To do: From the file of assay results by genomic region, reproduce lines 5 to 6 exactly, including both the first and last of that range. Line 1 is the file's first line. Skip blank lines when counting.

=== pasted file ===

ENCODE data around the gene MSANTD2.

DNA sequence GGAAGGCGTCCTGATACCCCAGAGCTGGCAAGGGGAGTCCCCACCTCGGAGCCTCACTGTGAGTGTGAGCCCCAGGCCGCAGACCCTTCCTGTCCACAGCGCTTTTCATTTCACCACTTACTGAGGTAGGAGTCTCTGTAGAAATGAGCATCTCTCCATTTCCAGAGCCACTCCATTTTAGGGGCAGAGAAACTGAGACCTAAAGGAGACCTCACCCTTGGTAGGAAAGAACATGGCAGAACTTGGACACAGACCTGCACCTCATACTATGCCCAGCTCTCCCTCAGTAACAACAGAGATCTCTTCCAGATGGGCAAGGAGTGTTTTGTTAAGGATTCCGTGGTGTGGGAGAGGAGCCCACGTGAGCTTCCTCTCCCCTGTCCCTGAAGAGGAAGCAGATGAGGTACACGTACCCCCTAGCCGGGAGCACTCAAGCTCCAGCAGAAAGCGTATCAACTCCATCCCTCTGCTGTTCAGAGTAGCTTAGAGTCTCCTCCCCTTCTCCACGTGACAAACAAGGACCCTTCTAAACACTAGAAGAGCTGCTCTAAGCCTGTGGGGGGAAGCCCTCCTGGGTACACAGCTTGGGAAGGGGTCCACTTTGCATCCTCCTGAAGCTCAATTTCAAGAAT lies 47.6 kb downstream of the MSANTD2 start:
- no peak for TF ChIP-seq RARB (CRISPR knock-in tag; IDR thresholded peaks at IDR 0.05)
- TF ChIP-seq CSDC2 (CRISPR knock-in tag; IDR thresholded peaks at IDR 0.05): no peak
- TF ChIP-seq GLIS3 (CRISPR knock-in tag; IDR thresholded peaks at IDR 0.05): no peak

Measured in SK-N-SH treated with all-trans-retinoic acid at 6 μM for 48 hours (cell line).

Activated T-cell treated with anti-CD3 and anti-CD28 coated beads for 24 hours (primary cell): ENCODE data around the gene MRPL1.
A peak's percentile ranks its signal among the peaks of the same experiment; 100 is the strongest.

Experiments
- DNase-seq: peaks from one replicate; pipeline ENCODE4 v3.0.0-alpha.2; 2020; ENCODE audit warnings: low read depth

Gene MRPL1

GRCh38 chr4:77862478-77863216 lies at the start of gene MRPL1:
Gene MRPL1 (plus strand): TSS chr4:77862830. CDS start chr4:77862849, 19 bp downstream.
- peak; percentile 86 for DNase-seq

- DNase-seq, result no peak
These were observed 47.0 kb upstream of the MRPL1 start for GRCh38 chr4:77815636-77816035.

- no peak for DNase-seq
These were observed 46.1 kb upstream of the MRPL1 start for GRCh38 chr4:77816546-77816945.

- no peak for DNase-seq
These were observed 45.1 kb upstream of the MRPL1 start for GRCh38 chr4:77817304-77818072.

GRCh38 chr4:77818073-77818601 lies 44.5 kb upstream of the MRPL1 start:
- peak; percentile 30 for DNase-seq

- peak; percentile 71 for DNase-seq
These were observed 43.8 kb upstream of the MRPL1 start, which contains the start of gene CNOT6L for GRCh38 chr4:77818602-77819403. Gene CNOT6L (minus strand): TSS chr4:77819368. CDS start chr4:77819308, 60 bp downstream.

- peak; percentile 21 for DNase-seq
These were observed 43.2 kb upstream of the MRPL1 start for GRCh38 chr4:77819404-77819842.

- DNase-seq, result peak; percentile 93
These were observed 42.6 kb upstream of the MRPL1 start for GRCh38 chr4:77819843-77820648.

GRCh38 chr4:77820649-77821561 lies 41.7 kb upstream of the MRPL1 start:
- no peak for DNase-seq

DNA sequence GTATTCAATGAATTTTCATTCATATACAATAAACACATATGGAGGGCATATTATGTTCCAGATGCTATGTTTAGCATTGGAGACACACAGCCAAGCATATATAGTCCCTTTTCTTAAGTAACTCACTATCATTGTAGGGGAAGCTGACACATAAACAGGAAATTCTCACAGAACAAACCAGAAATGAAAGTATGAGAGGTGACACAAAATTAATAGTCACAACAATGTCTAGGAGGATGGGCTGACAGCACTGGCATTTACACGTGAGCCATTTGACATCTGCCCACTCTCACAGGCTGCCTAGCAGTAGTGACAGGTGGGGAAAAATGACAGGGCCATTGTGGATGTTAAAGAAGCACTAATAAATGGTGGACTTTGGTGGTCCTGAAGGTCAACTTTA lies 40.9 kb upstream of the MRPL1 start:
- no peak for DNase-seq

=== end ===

- TF ChIP-seq GLIS3 (CRISPR knock-in tag; IDR thresholded peaks at IDR 0.05): no peak

Measured in SK-N-SH treated with all-trans-retinoic acid at 6 μM for 48 hours (cell line).